Jam Band Friday – http://www.youtube.com/watch?v=KIYiGA_rIls
You would think that we would take advantage of that.
It is often said that the Sun is an “ordinary” star. That’s true in the sense that there are many others similar to it. But there are many more smaller stars than larger ones; the Sun is in the top 10% by mass. The median size of stars in our galaxy is probably less than half the mass of the Sun.
The outer layers of the Sun exhibit differential rotation: at the equator the surface rotates once every 25.4 days; near the poles it’s as much as 36 days. This odd behavior is due to the fact that the Sun is not a solid body like the Earth. Similar effects are seen in the gas planets. The differential rotation extends considerably down into the interior of the Sun but the core of the Sun rotates as a solid body.
Conditions at the Sun’s core (approximately the inner 25% of its radius) are extreme. The temperature is 15.6 million Kelvin and the pressure is 250 billion atmospheres. At the center of the core the Sun’s density is more than 150 times that of water.
In fact hard as it is to believe…Jupiter and the Sun constitute 95% of the matter in the solar system..We be pretty small.
The Sun is the most prominent feature in our solar system. It is the largest object and contains approximately 98% of the total solar system mass. One hundred and nine Earths would be required to fit across the Sun’s disk, and its interior could hold over 1.3 million Earths. The Sun’s outer visible layer is called the photosphere and has a temperature of 6,000°C (11,000°F). This layer has a mottled appearance due to the turbulent eruptions of energy at the surface.
Solar energy is created deep within the core of the Sun. It is here that the temperature (15,000,000° C; 27,000,000° F) and pressure (340 billion times Earth’s air pressure at sea level) is so intense that nuclear reactions take place. This reaction causes four protons or hydrogen nuclei to fuse together to form one alpha particle or helium nucleus. The alpha particle is about .7 percent less massive than the four protons. The difference in mass is expelled as energy and is carried to the surface of the Sun, through a process known as convection, where it is released as light and heat. Energy generated in the Sun’s core takes a million years to reach its surface. Every second 700 million tons of hydrogen are converted into helium ashes. In the process 5 million tons of pure energy is released; therefore, as time goes on the Sun is becoming lighter.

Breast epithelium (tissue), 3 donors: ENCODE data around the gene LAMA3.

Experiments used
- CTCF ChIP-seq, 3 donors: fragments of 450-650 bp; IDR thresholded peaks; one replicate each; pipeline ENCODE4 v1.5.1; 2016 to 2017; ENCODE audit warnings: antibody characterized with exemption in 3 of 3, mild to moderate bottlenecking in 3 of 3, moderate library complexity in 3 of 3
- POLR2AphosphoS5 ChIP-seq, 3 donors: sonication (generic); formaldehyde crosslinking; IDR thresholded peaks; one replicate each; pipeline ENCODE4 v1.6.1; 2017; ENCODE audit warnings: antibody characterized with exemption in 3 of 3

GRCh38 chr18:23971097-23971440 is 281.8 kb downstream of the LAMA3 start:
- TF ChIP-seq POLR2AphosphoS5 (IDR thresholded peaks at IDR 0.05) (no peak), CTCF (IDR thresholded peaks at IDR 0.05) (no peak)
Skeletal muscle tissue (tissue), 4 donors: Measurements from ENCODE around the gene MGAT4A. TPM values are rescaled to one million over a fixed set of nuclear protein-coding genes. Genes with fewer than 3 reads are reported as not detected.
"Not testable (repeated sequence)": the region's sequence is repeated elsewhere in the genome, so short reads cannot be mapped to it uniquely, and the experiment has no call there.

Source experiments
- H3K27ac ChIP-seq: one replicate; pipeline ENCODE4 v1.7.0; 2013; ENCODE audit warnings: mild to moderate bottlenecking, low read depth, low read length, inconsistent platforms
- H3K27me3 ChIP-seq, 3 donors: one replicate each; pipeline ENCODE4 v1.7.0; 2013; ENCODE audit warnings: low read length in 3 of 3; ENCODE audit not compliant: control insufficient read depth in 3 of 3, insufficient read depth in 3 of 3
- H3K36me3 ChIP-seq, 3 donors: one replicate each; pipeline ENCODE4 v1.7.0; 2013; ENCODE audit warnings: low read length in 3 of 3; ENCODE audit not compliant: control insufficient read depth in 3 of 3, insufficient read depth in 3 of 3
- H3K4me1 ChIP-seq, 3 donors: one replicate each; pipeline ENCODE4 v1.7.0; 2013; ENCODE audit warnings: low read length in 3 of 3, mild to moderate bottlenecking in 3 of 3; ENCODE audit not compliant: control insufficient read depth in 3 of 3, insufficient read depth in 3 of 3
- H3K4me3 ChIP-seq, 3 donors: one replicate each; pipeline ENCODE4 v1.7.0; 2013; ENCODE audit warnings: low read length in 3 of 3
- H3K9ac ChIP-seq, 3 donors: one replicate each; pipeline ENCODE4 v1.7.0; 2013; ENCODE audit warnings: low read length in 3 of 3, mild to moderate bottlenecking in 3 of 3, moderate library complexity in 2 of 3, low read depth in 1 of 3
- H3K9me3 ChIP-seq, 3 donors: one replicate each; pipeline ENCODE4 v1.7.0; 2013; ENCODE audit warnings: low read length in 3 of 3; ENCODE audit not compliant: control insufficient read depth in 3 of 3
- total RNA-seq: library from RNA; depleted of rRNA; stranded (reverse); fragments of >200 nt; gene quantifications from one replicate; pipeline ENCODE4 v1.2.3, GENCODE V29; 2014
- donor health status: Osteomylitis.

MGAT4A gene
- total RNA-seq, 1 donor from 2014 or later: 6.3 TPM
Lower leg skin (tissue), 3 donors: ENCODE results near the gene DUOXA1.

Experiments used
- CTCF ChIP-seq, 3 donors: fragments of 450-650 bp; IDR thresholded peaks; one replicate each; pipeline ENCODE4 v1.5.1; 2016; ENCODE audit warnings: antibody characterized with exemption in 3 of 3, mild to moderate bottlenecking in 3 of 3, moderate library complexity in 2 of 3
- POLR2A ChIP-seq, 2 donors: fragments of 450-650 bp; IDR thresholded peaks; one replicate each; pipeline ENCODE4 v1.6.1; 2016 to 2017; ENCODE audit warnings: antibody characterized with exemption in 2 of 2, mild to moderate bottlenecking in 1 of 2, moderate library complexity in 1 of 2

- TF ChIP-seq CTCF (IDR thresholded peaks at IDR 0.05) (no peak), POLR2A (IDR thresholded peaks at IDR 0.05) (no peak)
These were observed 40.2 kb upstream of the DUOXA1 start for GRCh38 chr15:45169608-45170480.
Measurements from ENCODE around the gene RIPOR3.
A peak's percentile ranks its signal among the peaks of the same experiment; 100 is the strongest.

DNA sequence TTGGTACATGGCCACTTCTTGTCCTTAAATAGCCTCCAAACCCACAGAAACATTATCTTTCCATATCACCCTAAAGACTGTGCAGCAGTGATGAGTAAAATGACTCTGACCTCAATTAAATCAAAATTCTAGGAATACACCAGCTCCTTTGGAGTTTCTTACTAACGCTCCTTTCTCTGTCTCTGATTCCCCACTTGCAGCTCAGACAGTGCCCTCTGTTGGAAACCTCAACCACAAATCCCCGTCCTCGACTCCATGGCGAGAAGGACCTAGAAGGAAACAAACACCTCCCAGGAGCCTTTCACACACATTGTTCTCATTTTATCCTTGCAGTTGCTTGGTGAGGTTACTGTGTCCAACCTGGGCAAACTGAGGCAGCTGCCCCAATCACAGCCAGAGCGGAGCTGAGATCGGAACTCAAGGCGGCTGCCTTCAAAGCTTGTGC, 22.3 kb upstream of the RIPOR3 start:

The chromosphere is above the photosphere. Solar energy passes through this region on its way out from the center of the Sun. Faculae and flares arise in the chromosphere. Faculae are bright luminous hydrogen clouds which form above regions where sunspots are about to form. Flares are bright filaments of hot gas emerging from sunspot regions. Sunspots are dark depressions on the photosphere with a typical temperature of 4,000°C (7,000°F).
The corona is the outer part of the Sun’s atmosphere. It is in this region that prominences appears. Prominences are immense clouds of glowing gas that erupt from the upper chromosphere. The outer region of the corona stretches far into space and consists of particles traveling slowly away from the Sun. The corona can only be seen during total solar eclipses.